The specific Gaussian process regression equation and acquisition function can be referred to the second chapter here

The above-mentioned articles are cited to summarize the main process. For the details of the mathematical process of the equation, please refer to the original author directly.

The idea of the algorithm is to first generate an initial candidate solution set, then find the next point that may be the extreme value according to these points, add the point to the set, and repeat this step until the iteration ends. Finally, the extreme points are found out from these points as the solution of the problem.

The key problem here is how to determine the next search point according to the searched point. Bayesian Optimization estimates the mean and variance (i.e. fluctuation range) of the real objective function value according to the function value of the searched points, as shown in the figure. The red curve in the figure above is the estimated objective function value, that is, the mean value of the objective function value at each point. There are now three searched points, represented by black solid points. The area sandwiched by the two dotted lines is the variation range of the function value at each point, which fluctuates in the interval with the mean value, i.e. the red curve as the center and proportional to the standard deviation. At the search point, the red curve passes through the search point, and the variance is the smallest, and the variance is greater far away from the search point, which is also in line with our intuitive understanding, and the estimation of the function value far away from the sampling point is more unreliable.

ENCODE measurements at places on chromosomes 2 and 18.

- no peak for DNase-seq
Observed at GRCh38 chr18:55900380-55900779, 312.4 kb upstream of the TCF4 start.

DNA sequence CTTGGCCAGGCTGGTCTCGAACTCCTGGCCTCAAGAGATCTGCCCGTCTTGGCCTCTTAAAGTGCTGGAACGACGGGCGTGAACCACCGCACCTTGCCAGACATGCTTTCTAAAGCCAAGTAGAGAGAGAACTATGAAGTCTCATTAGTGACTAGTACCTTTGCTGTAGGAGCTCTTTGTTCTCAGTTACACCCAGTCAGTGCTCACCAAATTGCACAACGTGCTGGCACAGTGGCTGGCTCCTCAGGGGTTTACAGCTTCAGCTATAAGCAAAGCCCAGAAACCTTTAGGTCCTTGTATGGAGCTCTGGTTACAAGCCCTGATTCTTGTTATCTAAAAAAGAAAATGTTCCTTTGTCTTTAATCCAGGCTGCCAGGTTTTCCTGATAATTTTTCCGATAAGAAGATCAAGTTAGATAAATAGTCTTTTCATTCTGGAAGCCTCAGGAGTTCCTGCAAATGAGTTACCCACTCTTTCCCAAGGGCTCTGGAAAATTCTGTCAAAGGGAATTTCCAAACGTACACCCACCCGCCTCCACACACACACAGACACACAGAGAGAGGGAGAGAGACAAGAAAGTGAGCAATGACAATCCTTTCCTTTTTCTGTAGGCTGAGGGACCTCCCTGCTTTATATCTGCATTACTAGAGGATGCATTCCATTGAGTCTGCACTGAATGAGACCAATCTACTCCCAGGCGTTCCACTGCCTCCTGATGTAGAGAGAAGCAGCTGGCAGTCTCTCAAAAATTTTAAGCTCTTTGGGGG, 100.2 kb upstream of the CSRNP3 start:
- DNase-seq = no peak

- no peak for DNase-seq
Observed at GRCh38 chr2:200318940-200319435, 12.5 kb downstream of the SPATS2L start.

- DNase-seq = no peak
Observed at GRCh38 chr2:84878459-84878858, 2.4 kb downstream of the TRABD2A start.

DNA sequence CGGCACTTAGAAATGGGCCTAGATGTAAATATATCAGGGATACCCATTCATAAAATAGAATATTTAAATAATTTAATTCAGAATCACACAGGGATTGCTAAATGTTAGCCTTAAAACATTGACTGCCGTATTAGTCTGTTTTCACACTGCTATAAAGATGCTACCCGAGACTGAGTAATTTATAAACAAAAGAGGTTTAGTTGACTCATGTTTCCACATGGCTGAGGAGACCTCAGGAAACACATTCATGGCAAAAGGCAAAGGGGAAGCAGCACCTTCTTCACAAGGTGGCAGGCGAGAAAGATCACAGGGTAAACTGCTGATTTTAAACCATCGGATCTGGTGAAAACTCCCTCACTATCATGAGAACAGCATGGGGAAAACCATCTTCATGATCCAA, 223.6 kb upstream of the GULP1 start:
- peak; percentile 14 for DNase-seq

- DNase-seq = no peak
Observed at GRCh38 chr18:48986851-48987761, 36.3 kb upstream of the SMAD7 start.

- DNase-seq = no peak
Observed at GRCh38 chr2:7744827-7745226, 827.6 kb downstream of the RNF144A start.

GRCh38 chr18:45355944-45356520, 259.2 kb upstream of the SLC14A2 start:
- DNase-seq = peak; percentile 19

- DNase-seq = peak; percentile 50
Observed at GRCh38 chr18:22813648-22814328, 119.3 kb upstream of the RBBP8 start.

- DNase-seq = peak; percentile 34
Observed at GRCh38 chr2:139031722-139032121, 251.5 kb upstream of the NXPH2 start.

According to the mean and variance, the acquisition function can be constructed, that is, the estimation of the possibility that each point is the extreme point of the function, which reflects the search degree of each point. The extreme point of the function is the next search point, as shown in the figure below. The point represented by the rectangular box in the figure below is the maximum point of the acquisition function and the next search point.

The core of the algorithm consists of two parts: modeling the objective function, that is, calculating the mean and variance of the function value at each point, which is usually realized by Gaussian process regression; The acquisition function is constructed to determine which point to sample at this iteration.

After understanding the summary here, it is better to look at the picture of step 1-9 in the reference article again.

## Mode of use

### Elementary introduction

The next step is to copy the tutorial on github.

To use Bayesian optimization, only three parts are needed: optimization parameters, objective equation and optimizer